The other day I was thinking about how I could use a Raspberry Pi for a practical demonstration of some Unix shell basics. At right around the same time, I was using a neat little shell utility called pv, for pipe viewer.
What pv does is sit in the middle of a pipeline and display a progress bar, so you can have some idea of whether a long-running process is actually processing, and how much longer you'll have to wait for it to finish. It's great for things like copying big disk images to SD cards.
So ok, I thought, I have this PiTFT display. What if I made a pipeline viewer out of the Pi and stuck it on top of my regular monitor?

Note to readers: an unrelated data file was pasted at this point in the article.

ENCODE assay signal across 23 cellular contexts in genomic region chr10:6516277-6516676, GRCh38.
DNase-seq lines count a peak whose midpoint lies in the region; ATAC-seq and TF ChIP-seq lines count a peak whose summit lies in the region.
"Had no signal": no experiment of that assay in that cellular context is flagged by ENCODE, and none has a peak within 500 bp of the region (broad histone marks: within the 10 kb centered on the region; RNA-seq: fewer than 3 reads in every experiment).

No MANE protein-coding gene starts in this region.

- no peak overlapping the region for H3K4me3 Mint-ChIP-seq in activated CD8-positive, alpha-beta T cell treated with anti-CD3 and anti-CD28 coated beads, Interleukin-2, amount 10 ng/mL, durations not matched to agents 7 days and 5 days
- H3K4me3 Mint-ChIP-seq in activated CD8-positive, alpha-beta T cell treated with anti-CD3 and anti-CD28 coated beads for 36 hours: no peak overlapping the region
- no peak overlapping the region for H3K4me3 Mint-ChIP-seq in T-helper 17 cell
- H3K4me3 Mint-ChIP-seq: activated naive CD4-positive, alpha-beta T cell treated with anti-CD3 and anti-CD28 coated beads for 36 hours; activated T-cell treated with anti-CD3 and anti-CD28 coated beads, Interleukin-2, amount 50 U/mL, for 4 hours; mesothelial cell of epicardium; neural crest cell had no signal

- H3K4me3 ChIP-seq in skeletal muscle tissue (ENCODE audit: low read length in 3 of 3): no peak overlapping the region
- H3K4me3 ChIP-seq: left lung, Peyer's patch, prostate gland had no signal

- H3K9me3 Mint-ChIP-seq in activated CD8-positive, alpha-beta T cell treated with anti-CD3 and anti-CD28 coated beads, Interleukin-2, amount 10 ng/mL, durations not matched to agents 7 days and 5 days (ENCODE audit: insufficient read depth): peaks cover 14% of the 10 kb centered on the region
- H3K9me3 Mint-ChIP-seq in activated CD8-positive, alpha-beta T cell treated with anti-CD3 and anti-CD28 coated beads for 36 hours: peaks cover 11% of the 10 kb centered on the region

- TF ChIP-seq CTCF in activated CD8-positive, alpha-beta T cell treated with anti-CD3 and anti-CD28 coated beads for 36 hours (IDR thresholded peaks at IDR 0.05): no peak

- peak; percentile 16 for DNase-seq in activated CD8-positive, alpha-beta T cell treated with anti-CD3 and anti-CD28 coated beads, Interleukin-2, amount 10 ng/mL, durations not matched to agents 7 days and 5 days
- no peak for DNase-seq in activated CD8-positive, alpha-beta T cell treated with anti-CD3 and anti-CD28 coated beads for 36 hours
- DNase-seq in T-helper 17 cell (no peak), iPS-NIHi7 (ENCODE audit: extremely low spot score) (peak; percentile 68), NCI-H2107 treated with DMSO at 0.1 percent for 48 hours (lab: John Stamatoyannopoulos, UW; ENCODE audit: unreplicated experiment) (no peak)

It turns out the basics of that are pretty easy to do, but the specifics are a good chance to experiment with some interlocking little technologies to make something useful (or at least cool to look at). In part one, we'll look at:
- Pipes, filters, and basic data processing with shell tools in Bash.
- Simple Python filter scripts.
- Pygame for data visualization, optionally displayed on the PiTFT.
In part two, we'll look at
- netcat for easily slinging data over network sockets.
- SSH as a secure and authenticated channel for data pipelines between machines.
- Node.js streams.
- Creating a simple Flask application.
This guide assumes a little familiarity with basic programming concepts and the command line, but is generally aimed at the beginner.